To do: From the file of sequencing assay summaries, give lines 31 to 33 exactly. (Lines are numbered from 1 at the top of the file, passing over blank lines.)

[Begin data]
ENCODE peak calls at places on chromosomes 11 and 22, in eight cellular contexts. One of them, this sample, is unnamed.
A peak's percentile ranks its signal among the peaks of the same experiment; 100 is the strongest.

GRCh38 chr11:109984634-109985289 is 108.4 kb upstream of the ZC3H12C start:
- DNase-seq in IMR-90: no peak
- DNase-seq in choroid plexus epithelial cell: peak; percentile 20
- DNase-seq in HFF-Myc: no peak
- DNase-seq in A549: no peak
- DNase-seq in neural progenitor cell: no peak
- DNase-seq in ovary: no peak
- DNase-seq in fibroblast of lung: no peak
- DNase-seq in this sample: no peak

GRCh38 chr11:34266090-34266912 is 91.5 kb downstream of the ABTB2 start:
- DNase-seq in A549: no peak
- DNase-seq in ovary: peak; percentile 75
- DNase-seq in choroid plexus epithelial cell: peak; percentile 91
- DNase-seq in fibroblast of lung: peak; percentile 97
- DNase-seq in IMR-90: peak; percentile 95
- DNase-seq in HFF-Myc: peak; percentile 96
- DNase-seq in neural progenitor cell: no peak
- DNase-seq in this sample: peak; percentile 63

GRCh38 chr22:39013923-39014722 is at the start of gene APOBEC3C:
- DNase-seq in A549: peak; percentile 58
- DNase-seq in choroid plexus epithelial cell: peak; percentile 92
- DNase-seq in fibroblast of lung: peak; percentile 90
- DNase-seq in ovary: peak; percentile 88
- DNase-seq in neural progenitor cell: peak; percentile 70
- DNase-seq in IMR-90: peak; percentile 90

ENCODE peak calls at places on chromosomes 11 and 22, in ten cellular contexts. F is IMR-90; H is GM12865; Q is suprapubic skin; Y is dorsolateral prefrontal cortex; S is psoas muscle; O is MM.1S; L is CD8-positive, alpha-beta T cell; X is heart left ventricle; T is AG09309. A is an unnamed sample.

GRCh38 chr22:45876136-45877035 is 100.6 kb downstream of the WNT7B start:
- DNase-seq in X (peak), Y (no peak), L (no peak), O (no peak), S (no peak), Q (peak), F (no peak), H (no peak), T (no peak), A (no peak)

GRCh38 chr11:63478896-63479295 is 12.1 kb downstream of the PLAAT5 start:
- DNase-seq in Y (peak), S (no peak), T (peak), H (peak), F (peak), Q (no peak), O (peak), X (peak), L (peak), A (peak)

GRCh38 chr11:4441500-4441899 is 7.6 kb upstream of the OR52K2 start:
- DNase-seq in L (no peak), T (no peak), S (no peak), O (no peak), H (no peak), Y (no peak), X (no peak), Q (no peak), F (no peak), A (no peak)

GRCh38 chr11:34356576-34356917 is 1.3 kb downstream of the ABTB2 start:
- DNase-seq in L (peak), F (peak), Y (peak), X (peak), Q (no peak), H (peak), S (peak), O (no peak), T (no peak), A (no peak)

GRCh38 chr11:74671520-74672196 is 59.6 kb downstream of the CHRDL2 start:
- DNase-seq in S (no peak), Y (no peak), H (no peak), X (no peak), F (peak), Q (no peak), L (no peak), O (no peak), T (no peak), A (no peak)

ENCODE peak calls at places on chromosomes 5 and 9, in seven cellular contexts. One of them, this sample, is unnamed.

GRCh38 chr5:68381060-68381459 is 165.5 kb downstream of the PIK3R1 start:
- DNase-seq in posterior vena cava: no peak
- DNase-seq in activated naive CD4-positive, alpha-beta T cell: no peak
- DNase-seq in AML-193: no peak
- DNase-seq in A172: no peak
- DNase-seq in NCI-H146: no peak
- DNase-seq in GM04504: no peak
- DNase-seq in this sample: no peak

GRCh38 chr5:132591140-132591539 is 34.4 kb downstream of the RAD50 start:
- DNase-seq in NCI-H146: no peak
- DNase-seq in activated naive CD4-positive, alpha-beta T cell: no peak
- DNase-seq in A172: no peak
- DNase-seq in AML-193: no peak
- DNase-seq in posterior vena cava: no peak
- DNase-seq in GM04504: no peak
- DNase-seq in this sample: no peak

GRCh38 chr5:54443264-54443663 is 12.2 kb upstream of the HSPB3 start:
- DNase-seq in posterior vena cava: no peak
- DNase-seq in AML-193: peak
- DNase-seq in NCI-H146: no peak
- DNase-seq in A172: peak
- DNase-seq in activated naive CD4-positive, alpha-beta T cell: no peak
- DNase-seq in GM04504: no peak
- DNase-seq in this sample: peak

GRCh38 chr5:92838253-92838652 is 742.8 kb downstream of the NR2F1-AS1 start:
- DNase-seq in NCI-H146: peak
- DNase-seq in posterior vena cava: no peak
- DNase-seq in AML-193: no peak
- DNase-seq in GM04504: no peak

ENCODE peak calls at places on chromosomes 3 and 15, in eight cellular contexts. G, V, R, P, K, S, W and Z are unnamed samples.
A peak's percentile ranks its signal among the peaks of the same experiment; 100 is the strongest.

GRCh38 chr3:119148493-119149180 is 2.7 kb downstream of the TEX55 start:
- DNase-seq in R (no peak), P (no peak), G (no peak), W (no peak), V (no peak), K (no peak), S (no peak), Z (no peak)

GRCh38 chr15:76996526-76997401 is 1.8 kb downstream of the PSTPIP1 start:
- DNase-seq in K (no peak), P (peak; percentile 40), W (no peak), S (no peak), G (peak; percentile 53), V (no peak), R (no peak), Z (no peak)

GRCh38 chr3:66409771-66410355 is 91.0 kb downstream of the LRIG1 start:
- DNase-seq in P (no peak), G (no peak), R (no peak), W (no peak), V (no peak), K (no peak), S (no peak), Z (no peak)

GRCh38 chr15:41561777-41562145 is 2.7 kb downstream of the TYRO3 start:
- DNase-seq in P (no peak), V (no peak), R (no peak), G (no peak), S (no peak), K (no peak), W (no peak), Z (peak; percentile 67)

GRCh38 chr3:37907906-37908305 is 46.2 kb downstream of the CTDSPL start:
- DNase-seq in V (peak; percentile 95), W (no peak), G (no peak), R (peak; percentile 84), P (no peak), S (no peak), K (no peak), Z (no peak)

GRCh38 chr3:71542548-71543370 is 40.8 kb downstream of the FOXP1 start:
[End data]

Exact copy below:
GRCh38 chr11:63478896-63479295 is 12.1 kb downstream of the PLAAT5 start:
- DNase-seq in Y (peak), S (no peak), T (peak), H (peak), F (peak), Q (no peak), O (peak), X (peak), L (peak), A (peak)

GRCh38 chr11:4441500-4441899 is 7.6 kb upstream of the OR52K2 start: